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Leeds Apprentices Help Local Primary School Children With Literacy Initiative

Leeds Apprentices Help Local Primary School Children With Literacy Initiative

Leeds United have made the most of the club’s stature to make a positive impact in the local community by sending apprentices out to Primrose Lane Primary School as part of a reading and literacy initiative.

The young players have made regular visits to the school for reading sessions with Year 2 pupils, aiming to assist in improving their ability to read and write.

Head of Academy Education & Welfare Katie Slee told LFE: “The education and welfare department here at Leeds United supports the lifelong learning and social development of all Academy players.

“The opportunity to work alongside young children provides our youth players with valuable experience and enables them to enhance their communication skills.

“It is recognised that engaging in regular reading improves sentence structure and vocabulary, creating more articulate and socially confident individuals. As a result, we are continually looking for new ways of promoting reading at the Leeds United Academy.

“Primrose Lane Primary School have been supportive of this new initiative and have welcomed our Under-18 squad into their school once a month since the start of the season.”

Lara Bailey, Deputy Head and Year 2 teacher, expressed positive feedback regarding the scheme.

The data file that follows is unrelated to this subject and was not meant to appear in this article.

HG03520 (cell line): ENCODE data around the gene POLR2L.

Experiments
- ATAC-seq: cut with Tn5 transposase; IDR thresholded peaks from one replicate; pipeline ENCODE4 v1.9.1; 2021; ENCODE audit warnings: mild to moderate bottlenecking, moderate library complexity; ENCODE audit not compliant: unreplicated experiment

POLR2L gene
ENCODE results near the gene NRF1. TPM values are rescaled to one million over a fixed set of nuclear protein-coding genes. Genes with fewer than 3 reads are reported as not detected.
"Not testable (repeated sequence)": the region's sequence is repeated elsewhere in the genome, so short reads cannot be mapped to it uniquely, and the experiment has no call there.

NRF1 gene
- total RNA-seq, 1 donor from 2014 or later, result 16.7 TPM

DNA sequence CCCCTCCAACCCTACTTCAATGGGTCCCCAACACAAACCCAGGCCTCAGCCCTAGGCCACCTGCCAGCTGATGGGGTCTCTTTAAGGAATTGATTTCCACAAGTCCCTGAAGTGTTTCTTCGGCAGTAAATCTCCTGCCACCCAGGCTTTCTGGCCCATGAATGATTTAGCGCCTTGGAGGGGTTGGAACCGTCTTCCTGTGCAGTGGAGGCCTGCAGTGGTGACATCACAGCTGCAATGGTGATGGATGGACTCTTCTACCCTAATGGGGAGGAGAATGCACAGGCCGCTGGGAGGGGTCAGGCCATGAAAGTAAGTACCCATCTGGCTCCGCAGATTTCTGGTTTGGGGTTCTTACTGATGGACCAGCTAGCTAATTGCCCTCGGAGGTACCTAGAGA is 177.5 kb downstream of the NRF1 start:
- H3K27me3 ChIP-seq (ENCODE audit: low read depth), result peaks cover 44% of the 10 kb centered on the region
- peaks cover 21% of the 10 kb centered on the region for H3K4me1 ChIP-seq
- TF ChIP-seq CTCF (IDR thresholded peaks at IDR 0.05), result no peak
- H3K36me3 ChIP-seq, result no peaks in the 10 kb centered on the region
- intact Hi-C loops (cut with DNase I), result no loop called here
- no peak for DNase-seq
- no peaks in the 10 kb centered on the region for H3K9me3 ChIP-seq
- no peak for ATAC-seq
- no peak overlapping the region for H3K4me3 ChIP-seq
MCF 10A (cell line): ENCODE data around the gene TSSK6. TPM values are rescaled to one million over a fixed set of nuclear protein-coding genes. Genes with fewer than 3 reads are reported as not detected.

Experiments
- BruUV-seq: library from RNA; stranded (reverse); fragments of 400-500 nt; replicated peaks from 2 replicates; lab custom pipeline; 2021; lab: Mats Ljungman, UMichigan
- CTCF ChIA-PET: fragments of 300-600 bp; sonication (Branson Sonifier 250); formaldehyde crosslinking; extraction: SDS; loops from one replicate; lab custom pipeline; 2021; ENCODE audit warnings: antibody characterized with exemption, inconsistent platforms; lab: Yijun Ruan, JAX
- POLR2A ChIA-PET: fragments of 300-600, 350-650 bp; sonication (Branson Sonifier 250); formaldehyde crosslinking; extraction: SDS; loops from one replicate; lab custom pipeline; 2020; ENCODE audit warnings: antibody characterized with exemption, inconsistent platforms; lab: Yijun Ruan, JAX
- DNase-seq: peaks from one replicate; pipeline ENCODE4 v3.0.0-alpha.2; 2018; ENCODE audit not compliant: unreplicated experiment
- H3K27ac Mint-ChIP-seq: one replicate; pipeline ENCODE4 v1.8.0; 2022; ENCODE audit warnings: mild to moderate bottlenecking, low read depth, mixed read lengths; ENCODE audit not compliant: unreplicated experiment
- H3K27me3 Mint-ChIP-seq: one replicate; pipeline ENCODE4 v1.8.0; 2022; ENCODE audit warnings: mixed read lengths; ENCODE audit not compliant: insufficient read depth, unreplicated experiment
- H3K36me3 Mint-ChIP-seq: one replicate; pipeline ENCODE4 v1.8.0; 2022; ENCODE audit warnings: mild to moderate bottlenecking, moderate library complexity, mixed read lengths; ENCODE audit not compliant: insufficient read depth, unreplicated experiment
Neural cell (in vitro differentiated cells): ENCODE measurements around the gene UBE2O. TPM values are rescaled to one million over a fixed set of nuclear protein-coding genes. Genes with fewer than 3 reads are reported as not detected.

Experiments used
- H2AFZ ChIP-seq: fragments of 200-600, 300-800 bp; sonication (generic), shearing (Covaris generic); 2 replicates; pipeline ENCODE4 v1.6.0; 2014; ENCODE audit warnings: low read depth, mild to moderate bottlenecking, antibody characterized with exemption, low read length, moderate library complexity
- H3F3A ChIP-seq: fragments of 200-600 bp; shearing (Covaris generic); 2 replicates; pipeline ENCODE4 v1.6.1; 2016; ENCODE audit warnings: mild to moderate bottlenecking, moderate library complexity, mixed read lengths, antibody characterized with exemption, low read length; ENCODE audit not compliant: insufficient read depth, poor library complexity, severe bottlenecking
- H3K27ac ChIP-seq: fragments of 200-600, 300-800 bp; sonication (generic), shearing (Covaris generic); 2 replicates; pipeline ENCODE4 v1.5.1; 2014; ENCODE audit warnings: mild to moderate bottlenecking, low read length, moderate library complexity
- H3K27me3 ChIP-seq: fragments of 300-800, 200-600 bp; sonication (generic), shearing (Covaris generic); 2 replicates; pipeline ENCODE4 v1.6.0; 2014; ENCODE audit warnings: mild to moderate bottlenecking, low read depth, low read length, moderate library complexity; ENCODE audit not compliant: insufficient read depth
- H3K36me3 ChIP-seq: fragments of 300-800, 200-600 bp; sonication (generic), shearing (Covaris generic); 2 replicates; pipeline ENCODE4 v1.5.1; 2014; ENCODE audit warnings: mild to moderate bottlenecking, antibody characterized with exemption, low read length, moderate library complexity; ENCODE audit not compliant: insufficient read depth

“The children really engage with reading with the students from the Leeds United Academy, they look forward to them coming and enjoy sharing their books,” said Bailey.

“It is lovely to listen to the conversations that they are having with each other, too.”

Second-year apprentices Bobby Kamwa and Sammy Amissah both spoke highly of the opportunity to engage with the local community.

Kamwa said: “It’s a good chance for us to work on our communication skills while giving back to the community and helping the kids improve their reading skills, so it benefits everyone involved.

“It took a bit of time to get used to it but the more time we’ve spent with them, the easier it’s become and the better they’ve got.

“It’s been a good opportunity to switch off from football for a bit as well. Being a full-time footballer, sometimes you need to give your mind a rest and remove some of the stress that comes with trying to push forward towards the first-team.

“If you look at all the first-team players, they’re always in the community and meeting different people, so this gives us a chance to practice that and prepare to hopefully make that step up and join them.”

Amissah added: “I wasn’t particularly confident when I first started because I wasn’t sure how good I would be at helping the kids and you want to make a good impact on them, but after going in a few times, I began to build a good relationship with my reader and we started to notice improvements.

“It’s very rewarding to see them get better and hopefully they will think I’ve made a positive difference.

“When you become a professional footballer, you are a role model for a lot of young people and I think that takes a while to get used to, so to be able to practice this now is great and will really benefit us if we get to make it as professionals.”

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